BILL TO FIX CRIMINAL BACKGROUND CHECK PROBLEM CREATED BY ROCKEFELLER REFORMS

 

State Senator Hugh T. Farley (R, C, I – Schenectady) will be reviewing a bill that was introduced by fellow Republican Senator Frank Padavan (Queens) that would fix a dangerous problem created by the Rockefeller drug law reforms enacted as part of the 2009-10 state budget.

Under the budget measure which takes effect on June 8th, courts may seal the criminal records of certain drug felons when they complete drug court, so there will be no record of their conviction when they apply for employment, Senator Farley reported.

"I have supported many laws to require criminal background checks for people that apply for jobs such as day care workers, teachers, bus drivers, nursing homes workers, caring for the disabled and other jobs where people are in a position of trust – as well jobs where people handle money such as working at a bank," Senator Farley said. "However, now, under the Drug Dealer Protection Act that Democrats put in the state budget, judges may seal the criminal records of certain drug felons when they complete drug court, so there will be no record of their conviction when they apply for employment."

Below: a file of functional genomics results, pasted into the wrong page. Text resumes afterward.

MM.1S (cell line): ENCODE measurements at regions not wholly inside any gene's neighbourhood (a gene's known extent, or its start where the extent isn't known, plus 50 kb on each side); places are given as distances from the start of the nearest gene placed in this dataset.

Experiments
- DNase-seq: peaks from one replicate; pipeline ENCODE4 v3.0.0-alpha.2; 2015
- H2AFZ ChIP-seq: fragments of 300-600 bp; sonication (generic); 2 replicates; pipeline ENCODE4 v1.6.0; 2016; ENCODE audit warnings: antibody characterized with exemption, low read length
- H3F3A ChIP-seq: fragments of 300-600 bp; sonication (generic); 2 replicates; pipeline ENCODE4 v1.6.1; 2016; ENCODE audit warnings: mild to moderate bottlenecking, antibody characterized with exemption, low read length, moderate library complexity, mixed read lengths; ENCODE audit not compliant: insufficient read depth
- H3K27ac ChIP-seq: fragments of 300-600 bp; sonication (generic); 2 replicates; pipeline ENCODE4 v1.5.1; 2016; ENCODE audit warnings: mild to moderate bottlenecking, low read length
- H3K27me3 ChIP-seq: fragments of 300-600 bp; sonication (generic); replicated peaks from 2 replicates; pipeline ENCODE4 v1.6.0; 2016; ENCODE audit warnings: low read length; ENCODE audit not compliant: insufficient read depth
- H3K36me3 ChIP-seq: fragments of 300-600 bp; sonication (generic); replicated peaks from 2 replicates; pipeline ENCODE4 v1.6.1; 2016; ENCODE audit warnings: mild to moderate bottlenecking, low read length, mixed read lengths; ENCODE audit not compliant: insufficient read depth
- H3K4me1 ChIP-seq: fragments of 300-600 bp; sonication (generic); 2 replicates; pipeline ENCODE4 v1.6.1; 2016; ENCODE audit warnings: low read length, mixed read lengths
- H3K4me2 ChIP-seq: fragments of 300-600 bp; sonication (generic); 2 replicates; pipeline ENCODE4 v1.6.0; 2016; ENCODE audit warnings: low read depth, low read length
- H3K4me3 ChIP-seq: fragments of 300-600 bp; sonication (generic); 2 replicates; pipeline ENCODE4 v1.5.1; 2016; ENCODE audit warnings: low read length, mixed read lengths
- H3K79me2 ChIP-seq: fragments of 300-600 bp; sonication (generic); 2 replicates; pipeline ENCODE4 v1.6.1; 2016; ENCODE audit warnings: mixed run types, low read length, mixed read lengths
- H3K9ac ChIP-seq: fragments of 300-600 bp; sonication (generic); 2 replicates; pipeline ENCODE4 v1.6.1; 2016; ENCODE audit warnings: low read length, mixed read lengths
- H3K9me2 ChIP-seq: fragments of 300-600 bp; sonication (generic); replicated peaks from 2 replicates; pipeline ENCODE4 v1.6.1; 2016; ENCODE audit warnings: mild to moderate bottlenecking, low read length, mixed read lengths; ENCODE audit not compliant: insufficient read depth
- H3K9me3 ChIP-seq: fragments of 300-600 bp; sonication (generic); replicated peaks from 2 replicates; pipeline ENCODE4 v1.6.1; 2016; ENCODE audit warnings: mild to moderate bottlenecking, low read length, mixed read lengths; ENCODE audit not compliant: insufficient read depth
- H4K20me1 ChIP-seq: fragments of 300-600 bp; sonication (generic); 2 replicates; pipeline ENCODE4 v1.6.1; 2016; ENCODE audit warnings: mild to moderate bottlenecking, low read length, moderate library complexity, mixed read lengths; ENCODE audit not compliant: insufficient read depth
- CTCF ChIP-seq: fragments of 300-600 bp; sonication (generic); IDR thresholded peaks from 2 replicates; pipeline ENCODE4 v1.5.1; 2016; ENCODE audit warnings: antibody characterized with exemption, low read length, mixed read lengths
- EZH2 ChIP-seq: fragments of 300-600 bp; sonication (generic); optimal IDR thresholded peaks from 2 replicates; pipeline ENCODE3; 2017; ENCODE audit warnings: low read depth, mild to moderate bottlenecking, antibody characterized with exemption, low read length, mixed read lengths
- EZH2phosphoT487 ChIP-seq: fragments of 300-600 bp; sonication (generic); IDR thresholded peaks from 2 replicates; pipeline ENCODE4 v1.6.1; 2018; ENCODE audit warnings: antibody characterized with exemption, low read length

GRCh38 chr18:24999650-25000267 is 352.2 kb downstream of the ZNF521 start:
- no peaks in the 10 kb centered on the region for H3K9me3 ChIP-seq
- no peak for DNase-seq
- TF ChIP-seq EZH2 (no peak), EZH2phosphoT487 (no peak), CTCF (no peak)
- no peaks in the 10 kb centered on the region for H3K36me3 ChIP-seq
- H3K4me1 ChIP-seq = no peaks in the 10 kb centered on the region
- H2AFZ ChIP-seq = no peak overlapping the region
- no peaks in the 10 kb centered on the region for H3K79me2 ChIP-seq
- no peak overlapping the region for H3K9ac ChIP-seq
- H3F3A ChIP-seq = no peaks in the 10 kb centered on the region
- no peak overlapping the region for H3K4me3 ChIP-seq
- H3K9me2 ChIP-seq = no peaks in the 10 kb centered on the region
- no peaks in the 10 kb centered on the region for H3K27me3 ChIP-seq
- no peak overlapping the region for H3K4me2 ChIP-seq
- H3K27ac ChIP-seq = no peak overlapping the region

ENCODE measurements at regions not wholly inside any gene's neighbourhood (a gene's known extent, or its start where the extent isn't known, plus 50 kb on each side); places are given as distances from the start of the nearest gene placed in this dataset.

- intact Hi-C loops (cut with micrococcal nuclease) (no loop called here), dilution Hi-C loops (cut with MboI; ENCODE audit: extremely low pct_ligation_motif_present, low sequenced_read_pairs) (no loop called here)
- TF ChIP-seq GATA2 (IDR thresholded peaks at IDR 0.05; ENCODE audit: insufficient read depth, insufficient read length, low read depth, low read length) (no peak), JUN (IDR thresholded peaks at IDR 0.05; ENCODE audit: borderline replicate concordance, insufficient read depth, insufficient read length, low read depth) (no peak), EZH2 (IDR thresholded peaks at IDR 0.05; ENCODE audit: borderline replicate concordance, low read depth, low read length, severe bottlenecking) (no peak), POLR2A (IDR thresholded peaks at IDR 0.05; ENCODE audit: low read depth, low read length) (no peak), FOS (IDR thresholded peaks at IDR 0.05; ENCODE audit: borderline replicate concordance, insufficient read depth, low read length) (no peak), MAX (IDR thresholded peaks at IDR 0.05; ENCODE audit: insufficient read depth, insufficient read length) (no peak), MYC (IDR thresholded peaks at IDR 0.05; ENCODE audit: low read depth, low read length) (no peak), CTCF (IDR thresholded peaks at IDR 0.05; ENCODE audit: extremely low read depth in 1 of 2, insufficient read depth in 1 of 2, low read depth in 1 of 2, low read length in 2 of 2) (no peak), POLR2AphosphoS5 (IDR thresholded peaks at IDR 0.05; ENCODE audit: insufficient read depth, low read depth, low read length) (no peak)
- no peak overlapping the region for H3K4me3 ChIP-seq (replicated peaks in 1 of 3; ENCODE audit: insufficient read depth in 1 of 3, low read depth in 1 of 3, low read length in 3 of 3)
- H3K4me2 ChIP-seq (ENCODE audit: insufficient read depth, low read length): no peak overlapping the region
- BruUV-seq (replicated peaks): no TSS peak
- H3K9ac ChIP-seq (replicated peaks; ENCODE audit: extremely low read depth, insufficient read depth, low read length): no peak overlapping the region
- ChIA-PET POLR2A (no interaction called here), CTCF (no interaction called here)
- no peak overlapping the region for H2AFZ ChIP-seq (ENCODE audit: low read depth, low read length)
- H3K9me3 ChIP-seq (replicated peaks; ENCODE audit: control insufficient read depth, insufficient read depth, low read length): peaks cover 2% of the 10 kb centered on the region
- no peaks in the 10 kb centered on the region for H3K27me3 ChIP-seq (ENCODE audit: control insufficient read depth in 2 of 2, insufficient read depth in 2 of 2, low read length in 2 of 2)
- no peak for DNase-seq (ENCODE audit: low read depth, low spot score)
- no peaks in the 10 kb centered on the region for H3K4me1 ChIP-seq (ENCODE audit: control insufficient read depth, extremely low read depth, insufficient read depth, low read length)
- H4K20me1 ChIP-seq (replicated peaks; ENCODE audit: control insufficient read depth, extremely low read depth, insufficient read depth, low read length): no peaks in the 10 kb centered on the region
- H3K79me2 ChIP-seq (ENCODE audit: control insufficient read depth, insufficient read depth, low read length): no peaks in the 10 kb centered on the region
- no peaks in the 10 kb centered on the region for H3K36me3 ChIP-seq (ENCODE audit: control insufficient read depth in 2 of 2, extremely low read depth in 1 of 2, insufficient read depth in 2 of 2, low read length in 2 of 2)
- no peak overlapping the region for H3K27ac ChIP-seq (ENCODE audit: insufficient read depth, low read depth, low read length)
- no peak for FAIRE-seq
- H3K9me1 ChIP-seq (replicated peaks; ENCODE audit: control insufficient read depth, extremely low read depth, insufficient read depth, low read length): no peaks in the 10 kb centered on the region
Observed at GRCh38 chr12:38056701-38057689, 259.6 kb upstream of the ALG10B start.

Not only could the Courts seal the current conviction without any objection from prosecutors – but up to three prior misdemeanors as well. If this law is left on the books, a criminal could have a total of four convictions hidden from disclosure to potential employers conducting background checks.

This change will effectively wipe the slate clean for drug dealers who undergo criminal background checks when seeking employment in certain positions. This means convicted drug dealers with extensive criminal histories could be taking care of children at a day care center or as a nanny, teaching at a school, or working at a nursing home or some other position of trust.

The record sealing provision would also hide convictions for serious crimes such as burglary, robbery, auto theft, forgery, extortion and more.

The bill repealing the Drug Dealer Protection Act would ensure that people can still know who they are entrusting their family to or their money.